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Peter Brook found in Les Bouffes du Nord, an abandoned theater that he refounded in Paris in 1974, the ideal setting to materialize all his theories about his discipline

“I can take any empty space and call it a stage”, says one of Peter Brook's famous quotes.

The British director, who died this Sunday, found the theater of his dreams in an abandoned room in the north of Paris, located in a working-class and multicultural neighborhood, today with an Indian and Pakistani majority, next to a bustling intersection where runaway traffic reigns at all the hours of the day and the black market for cigarettes, among other substances.

In that bare, dilapidated, fire-ravaged theater decades ago—“charred, ravaged by rain and hail, yet noble, human, luminous”—Brook managed to materialize all of his theories about the performing arts.

More information

Peter Brook, the theater giant of our time, dies at 97

The name of the place was Les Bouffes du Nord, an old

19th century

music hall

deserted for decades and on the verge of demolition, which Brook decided to restore without erasing "the marks that a whole century had left on its walls", preserving the cracked Pompeian red that continues to dye them, among many other flaws.

The reopening of this room with 500 seats took place in 1974 with

Timón de Atenas

, a little-known work by Shakespare adapted by Jean-Claude Carrière, Buñuel's faithful screenwriter, who since then has also been inseparable from the British director.

It was an Italian-style theater that Brook disguised as an Elizabethan room, against the bourgeois conventions that condition the former so much: no curtain, no sets, no fourth wall, with the audience seated in a few rows and also on the floor, never totally safe from a spit from some interpreter.

He co-directed it until 2010, when he handed over the baton to other managers without completely abandoning it: all his works continued to premiere there.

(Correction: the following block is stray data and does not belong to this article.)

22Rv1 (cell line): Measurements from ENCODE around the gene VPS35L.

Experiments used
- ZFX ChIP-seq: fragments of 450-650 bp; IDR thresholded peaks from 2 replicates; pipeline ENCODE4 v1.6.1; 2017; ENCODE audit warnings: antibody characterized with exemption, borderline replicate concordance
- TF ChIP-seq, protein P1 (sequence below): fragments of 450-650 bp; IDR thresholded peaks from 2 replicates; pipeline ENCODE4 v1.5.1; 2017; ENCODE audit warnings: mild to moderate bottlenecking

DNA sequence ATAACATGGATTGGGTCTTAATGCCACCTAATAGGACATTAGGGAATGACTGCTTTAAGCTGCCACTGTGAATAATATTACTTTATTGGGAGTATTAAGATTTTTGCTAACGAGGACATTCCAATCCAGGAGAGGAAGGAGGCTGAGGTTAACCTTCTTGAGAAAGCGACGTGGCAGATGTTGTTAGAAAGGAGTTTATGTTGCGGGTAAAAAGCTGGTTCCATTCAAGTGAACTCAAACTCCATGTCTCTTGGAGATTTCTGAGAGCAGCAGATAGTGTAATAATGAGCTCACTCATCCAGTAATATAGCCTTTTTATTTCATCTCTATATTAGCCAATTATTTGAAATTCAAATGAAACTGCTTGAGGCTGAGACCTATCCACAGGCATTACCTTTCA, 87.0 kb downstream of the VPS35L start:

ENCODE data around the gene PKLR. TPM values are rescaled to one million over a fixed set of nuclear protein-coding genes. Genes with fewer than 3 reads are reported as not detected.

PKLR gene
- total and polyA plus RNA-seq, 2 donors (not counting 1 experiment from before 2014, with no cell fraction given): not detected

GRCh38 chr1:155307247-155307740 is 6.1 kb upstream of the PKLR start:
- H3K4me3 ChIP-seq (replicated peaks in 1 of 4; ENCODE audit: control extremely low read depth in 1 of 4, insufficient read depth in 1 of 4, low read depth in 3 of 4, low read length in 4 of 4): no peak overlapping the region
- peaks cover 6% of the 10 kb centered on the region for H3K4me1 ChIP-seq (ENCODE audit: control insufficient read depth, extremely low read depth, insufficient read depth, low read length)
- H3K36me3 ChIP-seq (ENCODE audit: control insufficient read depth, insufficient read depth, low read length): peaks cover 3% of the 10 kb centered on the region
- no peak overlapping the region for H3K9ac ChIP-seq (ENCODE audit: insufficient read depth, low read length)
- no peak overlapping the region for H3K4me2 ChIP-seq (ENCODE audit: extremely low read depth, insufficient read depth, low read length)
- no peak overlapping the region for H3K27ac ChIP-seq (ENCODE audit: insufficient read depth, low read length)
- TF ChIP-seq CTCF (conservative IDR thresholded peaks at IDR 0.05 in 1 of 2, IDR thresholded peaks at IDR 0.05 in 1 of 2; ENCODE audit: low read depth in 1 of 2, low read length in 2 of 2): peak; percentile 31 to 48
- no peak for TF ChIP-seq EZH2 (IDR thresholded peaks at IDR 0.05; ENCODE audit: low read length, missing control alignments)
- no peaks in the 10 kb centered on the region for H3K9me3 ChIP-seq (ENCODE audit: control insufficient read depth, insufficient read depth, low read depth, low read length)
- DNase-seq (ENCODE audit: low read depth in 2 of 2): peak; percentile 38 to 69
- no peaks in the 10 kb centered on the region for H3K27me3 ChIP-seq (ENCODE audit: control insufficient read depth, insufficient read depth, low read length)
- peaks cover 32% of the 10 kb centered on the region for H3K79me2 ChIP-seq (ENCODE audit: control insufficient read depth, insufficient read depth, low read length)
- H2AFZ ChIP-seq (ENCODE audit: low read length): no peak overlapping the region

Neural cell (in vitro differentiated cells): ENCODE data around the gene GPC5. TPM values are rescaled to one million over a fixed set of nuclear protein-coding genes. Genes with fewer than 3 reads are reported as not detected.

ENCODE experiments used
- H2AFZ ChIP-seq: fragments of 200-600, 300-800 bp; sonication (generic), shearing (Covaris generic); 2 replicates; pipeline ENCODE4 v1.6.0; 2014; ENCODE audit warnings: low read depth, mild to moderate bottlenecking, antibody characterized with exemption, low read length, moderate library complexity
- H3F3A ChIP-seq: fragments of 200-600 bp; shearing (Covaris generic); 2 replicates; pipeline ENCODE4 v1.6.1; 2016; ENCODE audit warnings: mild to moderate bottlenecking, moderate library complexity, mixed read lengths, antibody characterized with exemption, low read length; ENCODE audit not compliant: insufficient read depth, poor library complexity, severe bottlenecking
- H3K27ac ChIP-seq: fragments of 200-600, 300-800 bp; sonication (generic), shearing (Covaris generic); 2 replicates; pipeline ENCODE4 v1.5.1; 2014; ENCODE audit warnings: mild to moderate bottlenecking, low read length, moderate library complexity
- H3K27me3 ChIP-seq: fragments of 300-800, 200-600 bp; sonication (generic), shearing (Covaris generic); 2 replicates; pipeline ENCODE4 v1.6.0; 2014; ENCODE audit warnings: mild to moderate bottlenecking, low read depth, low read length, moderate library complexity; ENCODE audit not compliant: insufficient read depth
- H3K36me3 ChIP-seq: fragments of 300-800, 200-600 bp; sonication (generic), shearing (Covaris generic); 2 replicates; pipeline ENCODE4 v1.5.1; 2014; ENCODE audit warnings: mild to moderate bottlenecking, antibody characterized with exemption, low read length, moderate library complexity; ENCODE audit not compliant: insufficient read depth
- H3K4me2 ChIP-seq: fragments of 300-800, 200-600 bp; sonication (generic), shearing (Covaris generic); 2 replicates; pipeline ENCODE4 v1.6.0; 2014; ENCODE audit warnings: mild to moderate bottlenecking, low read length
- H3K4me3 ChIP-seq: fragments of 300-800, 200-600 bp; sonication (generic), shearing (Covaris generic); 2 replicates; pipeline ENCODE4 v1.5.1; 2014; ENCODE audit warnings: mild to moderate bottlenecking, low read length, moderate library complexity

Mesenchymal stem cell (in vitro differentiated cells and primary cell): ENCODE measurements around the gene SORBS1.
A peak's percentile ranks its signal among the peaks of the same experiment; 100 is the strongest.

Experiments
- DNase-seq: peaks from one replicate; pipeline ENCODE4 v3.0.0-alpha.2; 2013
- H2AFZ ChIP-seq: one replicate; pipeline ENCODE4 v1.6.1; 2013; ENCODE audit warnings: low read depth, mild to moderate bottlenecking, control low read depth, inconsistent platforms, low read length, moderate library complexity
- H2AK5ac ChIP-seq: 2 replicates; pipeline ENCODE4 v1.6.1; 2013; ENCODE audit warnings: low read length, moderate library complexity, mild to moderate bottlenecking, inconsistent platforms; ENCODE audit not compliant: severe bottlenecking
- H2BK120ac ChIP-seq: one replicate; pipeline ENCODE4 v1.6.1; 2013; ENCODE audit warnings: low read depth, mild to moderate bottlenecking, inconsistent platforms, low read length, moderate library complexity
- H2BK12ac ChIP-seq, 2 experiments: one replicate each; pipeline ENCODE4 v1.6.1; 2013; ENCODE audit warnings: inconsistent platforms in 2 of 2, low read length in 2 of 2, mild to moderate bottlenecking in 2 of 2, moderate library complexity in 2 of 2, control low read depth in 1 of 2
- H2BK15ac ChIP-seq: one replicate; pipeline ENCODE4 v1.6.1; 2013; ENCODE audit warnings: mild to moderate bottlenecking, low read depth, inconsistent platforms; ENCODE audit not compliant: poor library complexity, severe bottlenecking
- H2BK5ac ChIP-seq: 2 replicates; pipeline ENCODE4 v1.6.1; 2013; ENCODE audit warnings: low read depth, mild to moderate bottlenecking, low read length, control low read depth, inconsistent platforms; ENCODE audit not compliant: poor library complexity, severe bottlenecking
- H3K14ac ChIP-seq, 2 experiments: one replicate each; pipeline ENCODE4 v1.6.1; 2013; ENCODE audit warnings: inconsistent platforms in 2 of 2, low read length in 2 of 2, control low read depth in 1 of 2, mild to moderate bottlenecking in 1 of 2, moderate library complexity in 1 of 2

It's a theater, but to Brook it looked like "a courtyard, a mosque, a house."

It was the chameleonic space that he had fantasized about for decades, "capable of stimulating and freeing the imagination",

When asked about his method of work, this director allergic to the superfluous responded by quoting Gordon Craig, the great innovator of British theater: "Elimination"

After his bittersweet experiences leading the great British institutions, from the Royal Opera House to the Royal Shakespeare Company, Brook was able to unfold his theory of empty space in Paris, stripped of artifice and ornaments, but always vibrant and restless.

“Without search there is no creation, that word is so pretentious”, said its founder.

In Les Bouffes du Nord he promoted a “trial and error” theater, as he wrote in

Tip of the Tongue

, one of his latest books, published in 2017. He was a supporter of teamwork, collective and horizontal, during which an accumulation of successes and failures arose that chiseled the staging.

"Throughout that process, the unnecessary always ends up disappearing," said Brook.

When asked about his working method, this director allergic to the superfluous responded by quoting Gordon Craig, the great innovator of British theater: “Elimination”.

Brook believed that theater was a self-destructive art, "written in sand," whose ephemeral quality distinguished it from the rest of the arts.

He was also the most apt to inspect that dirty and smelly basement that he detected in the works of his admired Shakespeare, a basement where he lived, as he understood it, “the dirty bottom of our lives”.

Reluctant of compliments and conventions, Brook directed works as open to the world as the neighborhood where the stage is located that was resurrected in the seventies, declared a historical monument in 1993. After having worked with the greats of the theater in England (Laurence Olivier, Paul Scofield, Glenda Jackson), in Paris he wanted to do it with non-Western actors, such as the Japanese Yoshi Oïda and the Malian Sotigui Kouyaté, who quickly joined his company.

In the same way,

his works delved into other traditions.

The best example is


, inspired by the great Indian mythical story, which will be remembered as his most emblematic show.

“If we want to talk about the human being, we cannot reduce it to the white and bourgeois man of our societies”, said Brook, for whom his peers will have been, until the end of his days, “the only esotericism that deserved to be deciphered”.

Source: elparis

All life articles on 2022-07-05

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